I worked at Atlas Solutions, a subsidiary of aQuantive, from October 2005 to July 2007.
Google bought our largest competitor, DoubleClick, for $3 Billion in April 2006. In the following five weeks, all the other major web advertising companies were bought up, culminating in Microsoft paying the stupendous sum of $6 billion for aQuantive. The Microsoft-aQuantive deal closes in mid-August.
To put it mildly, I was not excited at the thought of becoming a Microsoft employee yet again. Cumulatively, between 1992 and 2005, I spent 10 years at Microsoft as an employee or contractor, including a year and a half on Cairo, seven years on IIS, and a year on FlexGo.
Nevertheless, I had absolutely no desire to go back to being a Microserf. I don’t like Microsoft’s business practices, I’m sick of the evil empire vibe, I’m tired of the hostility to Open Source, I don’t want to work for asshats like Steve Ballmer, and I have old scars from my earlier tours of duty that trigger my fight-or-flight response. I’ve done my time in the Redmond saltmines and I just want to be a productive member of society now. Microsoft is like a gravitational black hole: it warps everything in its vicinity. Life is too short to work at a company whose values are fundamentally different to my own.
Your mileage may vary. I know many decent people at Microsoft who are doing good work. I applaud them, but I do not wish to rejoin them.
That’s not to say that I think everyone should flee Atlas. Having Microsoft on your resume is a definite plus, and it’s the right choice for many people. I think everyone should make their own cost-benefit analysis and decide if they want to work for Microsoft or not. I’ve written code that literally runs on hundreds of millions of machines: http.sys, available on all Windows XP SP2 machines, Windows Server 2003, and Vista. There are few other companies where you can have that kind of reach.
However, Microsoft and Atlas have very different corporate cultures. Microsoft is a hard-assed, hard-driving culture. Atlas has a far more reasonable pro-work-life-balance culture. I’ve seen several alpha-male types being rejected by the team-fit interviews at Atlas who would have fit in just fine at Microsoft.
Microsoft claim that they will make few changes to aQuantive and Atlas. Certainly, they would be incredibly foolish to kill the golden goose after spending such an enormous amount. I really hope they have the sense to leave well enough alone.
Anyway, I’m not going to find out first hand. I spent a few weeks looking around in June, and I found a new position at Cozi.com. My last day at Atlas was Friday, July 27th. I’ll miss my old team in Emerging Media. They were the best team that I ever worked on, and I’m proud of the Video-on-Demand and In-Stream web video products that we built.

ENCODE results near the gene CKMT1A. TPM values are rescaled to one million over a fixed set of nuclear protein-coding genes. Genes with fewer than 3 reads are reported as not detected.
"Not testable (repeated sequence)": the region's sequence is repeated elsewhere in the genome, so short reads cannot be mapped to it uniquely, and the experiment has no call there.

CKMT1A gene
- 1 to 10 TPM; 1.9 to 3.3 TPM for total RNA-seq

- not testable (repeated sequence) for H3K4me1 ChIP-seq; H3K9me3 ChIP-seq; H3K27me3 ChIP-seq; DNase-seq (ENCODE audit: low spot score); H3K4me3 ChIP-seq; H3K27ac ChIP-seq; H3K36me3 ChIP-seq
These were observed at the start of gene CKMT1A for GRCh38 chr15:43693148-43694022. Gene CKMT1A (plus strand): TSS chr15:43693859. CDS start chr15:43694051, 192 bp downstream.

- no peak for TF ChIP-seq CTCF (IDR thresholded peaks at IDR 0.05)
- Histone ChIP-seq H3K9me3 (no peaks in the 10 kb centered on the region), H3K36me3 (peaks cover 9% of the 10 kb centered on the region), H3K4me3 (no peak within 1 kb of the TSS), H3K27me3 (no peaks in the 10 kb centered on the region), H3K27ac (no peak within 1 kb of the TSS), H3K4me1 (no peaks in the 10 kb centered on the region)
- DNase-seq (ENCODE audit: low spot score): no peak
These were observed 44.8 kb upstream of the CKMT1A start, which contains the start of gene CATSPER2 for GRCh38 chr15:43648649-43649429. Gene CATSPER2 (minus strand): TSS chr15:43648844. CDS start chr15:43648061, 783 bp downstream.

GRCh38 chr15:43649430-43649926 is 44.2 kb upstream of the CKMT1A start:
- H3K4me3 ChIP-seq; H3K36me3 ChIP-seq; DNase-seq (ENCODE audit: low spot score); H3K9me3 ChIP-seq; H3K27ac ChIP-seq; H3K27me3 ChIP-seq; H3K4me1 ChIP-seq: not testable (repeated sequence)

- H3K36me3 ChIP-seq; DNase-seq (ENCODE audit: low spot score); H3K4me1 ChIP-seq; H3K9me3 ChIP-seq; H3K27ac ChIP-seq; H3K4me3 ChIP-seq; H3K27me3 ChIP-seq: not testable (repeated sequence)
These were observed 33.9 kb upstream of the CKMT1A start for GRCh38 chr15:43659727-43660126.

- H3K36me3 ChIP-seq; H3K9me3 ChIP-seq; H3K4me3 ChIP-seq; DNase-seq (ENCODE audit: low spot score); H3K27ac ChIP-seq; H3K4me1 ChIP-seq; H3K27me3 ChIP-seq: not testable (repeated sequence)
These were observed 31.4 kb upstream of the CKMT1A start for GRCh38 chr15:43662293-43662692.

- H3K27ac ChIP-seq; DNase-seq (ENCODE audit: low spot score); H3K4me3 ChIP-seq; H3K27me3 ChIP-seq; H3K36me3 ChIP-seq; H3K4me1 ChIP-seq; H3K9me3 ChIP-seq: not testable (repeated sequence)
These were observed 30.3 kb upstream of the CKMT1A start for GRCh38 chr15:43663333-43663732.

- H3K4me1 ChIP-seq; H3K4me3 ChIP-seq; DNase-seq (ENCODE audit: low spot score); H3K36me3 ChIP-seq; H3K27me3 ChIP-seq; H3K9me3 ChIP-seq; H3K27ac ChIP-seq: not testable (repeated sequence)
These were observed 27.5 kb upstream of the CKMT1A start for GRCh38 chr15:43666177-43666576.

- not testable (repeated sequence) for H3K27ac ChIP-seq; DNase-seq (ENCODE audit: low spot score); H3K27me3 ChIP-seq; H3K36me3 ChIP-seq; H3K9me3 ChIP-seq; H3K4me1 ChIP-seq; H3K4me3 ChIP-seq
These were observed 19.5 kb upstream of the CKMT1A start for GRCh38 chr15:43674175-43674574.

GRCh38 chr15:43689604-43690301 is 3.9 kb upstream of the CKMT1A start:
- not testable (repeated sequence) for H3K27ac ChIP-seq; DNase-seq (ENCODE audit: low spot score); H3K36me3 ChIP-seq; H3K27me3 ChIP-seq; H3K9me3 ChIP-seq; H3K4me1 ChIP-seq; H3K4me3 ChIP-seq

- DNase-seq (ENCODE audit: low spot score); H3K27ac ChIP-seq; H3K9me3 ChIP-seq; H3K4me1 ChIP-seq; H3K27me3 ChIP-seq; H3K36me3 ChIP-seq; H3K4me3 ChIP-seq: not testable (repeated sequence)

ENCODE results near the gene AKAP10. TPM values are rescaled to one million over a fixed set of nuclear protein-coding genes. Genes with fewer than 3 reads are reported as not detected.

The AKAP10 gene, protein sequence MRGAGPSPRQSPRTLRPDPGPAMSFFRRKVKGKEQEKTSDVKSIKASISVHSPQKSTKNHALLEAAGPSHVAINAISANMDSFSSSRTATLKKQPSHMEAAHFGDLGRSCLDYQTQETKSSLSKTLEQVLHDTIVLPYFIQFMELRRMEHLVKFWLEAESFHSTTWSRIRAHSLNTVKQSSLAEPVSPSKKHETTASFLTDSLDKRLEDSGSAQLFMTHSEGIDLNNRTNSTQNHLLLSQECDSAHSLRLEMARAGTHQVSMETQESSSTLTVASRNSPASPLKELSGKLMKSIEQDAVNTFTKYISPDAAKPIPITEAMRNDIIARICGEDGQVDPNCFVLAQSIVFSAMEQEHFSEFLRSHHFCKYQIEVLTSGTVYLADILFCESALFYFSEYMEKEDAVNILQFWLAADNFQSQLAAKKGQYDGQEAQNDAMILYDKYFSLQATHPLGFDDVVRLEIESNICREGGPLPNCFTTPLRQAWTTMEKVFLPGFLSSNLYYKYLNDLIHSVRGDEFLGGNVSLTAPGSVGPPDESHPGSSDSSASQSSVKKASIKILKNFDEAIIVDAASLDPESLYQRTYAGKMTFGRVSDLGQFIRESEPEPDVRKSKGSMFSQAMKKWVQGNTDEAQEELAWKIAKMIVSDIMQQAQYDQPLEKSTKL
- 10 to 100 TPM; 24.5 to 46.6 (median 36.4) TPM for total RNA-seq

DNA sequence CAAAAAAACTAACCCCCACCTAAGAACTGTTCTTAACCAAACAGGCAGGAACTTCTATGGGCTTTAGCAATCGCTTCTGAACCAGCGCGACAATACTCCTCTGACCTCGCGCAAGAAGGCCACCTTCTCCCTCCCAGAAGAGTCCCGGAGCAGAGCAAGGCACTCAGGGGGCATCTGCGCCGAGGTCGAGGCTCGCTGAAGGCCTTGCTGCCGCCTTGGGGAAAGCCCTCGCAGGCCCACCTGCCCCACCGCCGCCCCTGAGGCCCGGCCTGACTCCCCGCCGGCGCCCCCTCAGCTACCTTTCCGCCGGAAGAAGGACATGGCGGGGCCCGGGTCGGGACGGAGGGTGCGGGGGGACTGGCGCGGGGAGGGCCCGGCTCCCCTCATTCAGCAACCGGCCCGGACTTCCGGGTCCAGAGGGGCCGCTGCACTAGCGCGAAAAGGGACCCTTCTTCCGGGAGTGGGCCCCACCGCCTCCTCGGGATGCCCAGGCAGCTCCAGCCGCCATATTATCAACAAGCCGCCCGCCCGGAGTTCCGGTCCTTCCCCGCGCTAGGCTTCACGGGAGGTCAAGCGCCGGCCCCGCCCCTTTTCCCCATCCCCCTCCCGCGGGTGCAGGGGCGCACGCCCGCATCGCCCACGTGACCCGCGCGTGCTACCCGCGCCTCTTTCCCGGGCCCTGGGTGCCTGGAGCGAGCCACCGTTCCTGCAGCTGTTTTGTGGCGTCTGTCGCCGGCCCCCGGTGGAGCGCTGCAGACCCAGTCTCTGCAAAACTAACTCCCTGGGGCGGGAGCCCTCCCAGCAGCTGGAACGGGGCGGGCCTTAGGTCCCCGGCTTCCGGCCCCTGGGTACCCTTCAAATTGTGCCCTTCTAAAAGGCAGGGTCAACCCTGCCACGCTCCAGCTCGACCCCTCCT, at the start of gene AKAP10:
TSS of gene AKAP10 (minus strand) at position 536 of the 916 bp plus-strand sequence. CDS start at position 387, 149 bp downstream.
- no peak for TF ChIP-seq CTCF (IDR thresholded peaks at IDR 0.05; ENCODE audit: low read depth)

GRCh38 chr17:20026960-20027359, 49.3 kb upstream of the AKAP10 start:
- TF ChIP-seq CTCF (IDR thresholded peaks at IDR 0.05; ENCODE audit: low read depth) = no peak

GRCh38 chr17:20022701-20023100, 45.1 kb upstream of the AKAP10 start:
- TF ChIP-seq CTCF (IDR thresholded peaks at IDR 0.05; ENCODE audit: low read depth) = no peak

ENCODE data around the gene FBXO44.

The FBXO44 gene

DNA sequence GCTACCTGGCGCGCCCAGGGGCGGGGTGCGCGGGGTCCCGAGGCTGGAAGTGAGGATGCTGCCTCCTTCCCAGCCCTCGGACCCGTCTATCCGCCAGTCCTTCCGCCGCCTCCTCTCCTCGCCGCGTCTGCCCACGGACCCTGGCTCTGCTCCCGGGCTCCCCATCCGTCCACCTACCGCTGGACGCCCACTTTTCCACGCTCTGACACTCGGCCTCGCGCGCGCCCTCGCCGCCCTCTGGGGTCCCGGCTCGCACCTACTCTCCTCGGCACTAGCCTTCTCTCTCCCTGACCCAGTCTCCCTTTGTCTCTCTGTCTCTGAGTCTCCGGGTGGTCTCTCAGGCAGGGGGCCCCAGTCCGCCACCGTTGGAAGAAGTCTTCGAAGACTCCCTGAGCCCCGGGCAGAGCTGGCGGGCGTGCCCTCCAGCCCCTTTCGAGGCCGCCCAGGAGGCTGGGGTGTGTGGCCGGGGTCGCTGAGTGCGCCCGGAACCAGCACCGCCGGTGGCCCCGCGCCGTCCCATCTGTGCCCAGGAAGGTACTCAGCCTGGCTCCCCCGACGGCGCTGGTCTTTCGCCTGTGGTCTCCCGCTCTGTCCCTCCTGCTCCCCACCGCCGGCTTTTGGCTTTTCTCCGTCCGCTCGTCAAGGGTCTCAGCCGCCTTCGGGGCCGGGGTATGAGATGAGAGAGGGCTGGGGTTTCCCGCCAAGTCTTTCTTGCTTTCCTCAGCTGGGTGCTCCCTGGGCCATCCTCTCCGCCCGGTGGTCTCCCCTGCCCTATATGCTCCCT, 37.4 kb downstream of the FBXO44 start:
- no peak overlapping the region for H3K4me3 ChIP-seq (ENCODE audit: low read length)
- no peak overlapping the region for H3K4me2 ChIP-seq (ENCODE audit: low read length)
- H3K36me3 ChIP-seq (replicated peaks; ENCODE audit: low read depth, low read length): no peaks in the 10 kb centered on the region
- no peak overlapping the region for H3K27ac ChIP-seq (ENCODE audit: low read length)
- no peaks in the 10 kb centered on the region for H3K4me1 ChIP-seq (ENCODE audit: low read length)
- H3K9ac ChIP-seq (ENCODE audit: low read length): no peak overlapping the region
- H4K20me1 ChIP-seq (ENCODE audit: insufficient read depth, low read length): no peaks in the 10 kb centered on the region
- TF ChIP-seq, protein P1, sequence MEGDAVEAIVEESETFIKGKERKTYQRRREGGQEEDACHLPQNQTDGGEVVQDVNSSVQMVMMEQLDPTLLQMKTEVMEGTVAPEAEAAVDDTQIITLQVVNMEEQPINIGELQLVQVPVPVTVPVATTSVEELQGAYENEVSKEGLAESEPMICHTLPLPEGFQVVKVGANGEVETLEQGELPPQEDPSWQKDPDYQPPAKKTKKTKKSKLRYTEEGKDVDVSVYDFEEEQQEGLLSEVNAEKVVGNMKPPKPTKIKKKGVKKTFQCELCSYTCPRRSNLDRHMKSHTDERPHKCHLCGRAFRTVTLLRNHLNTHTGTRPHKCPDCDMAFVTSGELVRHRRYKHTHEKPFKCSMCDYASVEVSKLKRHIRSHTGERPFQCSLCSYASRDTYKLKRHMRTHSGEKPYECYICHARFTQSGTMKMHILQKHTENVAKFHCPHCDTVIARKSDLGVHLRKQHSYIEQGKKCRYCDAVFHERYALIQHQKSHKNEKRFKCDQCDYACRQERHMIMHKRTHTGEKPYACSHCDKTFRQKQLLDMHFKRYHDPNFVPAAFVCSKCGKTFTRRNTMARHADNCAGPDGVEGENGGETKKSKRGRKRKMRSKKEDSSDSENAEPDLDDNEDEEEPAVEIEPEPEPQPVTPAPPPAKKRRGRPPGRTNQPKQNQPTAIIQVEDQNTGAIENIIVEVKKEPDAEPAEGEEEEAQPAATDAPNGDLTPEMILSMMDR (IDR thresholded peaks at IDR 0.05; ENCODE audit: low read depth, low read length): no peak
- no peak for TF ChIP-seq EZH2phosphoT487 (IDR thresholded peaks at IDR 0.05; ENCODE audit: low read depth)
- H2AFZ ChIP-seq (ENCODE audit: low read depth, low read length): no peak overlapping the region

My criteria for a new job were that it should be a small company, somewhere in downtown Seattle or Fremont, within an easy bus ride of my home in Beacon Hill, doing something reasonably interesting. From 1992 to 2005, all my jobs were on the Eastside, while I lived in Seattle proper. I never, ever want to commute across Lake Washington again. Atlas has 300 or 400 employees, aQuantive has 2600, and Microsoft has 78,000. I wanted a small company, where it’s really possible to make a difference.
On Monday, August 6th, I’ll be starting work at Cozi.com, building groupware products for families: shared calendars, lists, messages, photos, Outlook integration, and so on. Cozi is in the Smith Tower, three blocks from Atlas’s Pioneer Square location. Cozi is a two-year-old startup with 18 people when I signed on, and they flattered me by aggressively pursuing me. I have high hopes that it’s going to work out.
Cozi recently raised $4 million in a second round of angel financing. We consider our biggest competitor to be pencil and paper and we like to consider ourselves as a digital refrigerator magnet. The Wall Street Journal’s Mossberg Solution and Lifehacker have favorable reviews of the released product. PodVentureZone has a multipart interview (mostly transcribed) with Robbie Cape, Cozi’s CEO and co-founder.
Cozi’s vacation policy is 2+2. Everyone gets two weeks off when they choose, and the company closes for a week at Christmas and a week in August (this week). I’ve spent the last week doing a lot of cycling around the Seattle area. We’re going to Ireland and Italy at the end of August, and Emma couldn’t take any more time off.
Back to work next week. Wish me luck.